3. Abraham Lincoln
When Lincoln won the Republican presidential nomination in 1860 he seemed to have come from nowhere--a backwoods lawyer who had served one undistinguished term in the House of Representatives and lost two consecutive contests for the U.S. Senate. Contemporaries attributed his surprising nomination to chance, to his moderate position on slavery, and to the fact that he hailed from the battleground state of Illinois. But Lincoln's triumph, particularly when viewed against the efforts of his rivals, owed much to a remarkable, unsuspected political acuity and an emotional strength forged in the crucible of hardship and defeat. That Lincoln, after winning the presidency, made the unprecedented decision to incorporate his eminent rivals into his political family, the cabinet, was evidence of an uncanny self-confidence and an indication of what would prove to others a most unexpected greatness.

4. William H. Seward
A celebrated senator from New York for more than a decade and governor of his state for two terms before going to Washington, Seward was certain he was going to receive his party's nomination for president in 1860. The weekend before the convention in Chicago opened he had already composed a first draft of the valedictory speech he expected to make to the Senate, assuming that he would resign his position as soon as the decision in Chicago was made. His mortification at not having received the nomination never fully abated, and when he was offered his cabinet post as secretary of state he intended to have a major role in choosing the remaining cabinet members, conferring upon himself a position in the new government more commanding than that of Lincoln himself. He quickly realized the futility of his plan to relegate the president to a figurehead role. Though the feisty New Yorker would continue to debate numerous issues with Lincoln in the years ahead, exactly as Lincoln had hoped and needed him to do, Seward would become his closest friend, advisor, and ally in the administration. More than any other cabinet member Seward appreciated Lincoln's peerless skill in balancing factions both within his administration and in the country at large.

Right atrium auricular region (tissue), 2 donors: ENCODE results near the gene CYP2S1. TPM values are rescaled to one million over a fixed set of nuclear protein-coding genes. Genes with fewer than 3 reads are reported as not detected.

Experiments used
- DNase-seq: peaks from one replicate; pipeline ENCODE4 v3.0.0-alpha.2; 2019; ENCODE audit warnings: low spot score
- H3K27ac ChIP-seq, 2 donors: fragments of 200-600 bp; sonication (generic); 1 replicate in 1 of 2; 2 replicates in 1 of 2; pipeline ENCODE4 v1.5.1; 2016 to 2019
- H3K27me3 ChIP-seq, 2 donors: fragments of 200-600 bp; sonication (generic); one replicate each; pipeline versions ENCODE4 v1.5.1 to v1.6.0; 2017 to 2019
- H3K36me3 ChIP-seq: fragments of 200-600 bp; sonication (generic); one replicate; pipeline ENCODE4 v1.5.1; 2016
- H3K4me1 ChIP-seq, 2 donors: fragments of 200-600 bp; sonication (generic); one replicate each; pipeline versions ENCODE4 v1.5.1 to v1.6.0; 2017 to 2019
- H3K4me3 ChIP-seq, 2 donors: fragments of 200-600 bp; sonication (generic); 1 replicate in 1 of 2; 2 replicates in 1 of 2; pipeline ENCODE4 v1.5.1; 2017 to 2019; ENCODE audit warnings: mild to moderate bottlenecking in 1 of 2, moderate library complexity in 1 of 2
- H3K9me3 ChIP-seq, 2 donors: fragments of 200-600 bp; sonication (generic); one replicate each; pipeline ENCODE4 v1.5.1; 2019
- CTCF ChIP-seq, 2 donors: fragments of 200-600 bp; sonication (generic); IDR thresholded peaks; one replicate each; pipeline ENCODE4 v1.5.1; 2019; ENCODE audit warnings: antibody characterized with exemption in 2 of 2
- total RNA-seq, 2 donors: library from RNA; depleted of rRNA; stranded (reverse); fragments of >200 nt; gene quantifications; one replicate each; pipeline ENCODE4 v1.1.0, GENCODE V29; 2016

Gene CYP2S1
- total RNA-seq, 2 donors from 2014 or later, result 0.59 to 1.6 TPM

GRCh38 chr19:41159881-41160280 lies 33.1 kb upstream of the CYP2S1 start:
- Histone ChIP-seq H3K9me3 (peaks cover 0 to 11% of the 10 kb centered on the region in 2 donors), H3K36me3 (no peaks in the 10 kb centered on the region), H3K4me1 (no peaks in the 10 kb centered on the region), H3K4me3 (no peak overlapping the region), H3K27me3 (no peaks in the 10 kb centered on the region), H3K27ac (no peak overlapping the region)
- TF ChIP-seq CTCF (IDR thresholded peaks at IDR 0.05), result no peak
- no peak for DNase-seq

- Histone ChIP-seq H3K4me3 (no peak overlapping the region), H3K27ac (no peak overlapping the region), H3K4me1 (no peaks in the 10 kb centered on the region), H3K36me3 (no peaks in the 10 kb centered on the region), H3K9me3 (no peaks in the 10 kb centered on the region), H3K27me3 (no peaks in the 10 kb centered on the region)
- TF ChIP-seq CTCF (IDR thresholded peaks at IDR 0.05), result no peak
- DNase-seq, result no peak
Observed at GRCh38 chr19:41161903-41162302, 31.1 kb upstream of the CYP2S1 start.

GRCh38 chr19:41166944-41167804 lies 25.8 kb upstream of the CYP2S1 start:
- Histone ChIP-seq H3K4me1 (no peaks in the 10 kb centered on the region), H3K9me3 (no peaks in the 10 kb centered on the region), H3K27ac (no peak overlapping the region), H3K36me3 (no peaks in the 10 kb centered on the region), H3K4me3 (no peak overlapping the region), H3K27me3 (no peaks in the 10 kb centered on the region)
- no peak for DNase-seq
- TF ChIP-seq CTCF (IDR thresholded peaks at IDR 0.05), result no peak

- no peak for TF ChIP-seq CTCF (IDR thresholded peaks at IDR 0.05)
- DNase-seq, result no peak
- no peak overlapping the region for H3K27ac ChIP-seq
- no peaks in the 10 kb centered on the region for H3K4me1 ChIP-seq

5. Edward Bates
A widely respected elder statesman, a delegate to the convention that framed the Missouri Constitution, and a former Missouri congressman whose opinions on national matters were still widely sought, Bates's ambitions for political success were gradually displaced by love for his wife and large family, and he withdrew from public life in the late 1840s. For the next 20 years he was asked repeatedly to run or once again accept high government posts but he consistently declined. However in early 1860, with letters and newspaper editorials advocating his candidacy crowding in upon him, he decided to try for the highest office in the land. After losing to Lincoln he vowed, in his diary, to decline a cabinet position if one were to be offered, but with the country "in trouble and danger" he felt it was his duty to accept when Lincoln asked him to be attorney general. Though Bates initially viewed Lincoln as a well-meaning but incompetent administrator, he eventually concluded that the president was an unmatched leader, "very near being a 'perfect man.'"

The Essential Doris Kearns Goodwin


Wait Till Next Year: A Memoir

No Ordinary Time: Franklin and Eleanor Roosevelt: The Home Front in World War II

Lyndon Johnson and the American Dream

More New Reading on the Civil War


Lincoln's Melancholy: How Depression Challenged a President and Fueled His Greatness by Joshua Wolf Shenk

Grant and Sherman: The Friendship That Won the Civil War by Charles Bracelen Flood

The March: A Novel by E.L. Doctorow

-- Dieser Text bezieht sich auf eine andere Ausgabe: Gebundene Ausgabe.

Pressestimmen

A wonderful book ... a remarkable study in leadership (Barack Obama)

The most uplifting book that I have read in the last two decades. Sensational (Jon Snow)

I have not enjoyed a history book as much for years (Robert Harris The Observer (Books of the Year))

A fabulously engrossing, exciting narrative in the grand old style ... overflowing with colour and character (Dominic Sandbrook)

A brilliant book ... I couldn't get enough of it (Alex Ferguson)

Goodwin's narrative abilities are on full display here. A portrait of Lincoln as a virtuosic politician and managerial genius (Michiko Kakutani New York Times)

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Format: Taschenbuch Verifizierter Kauf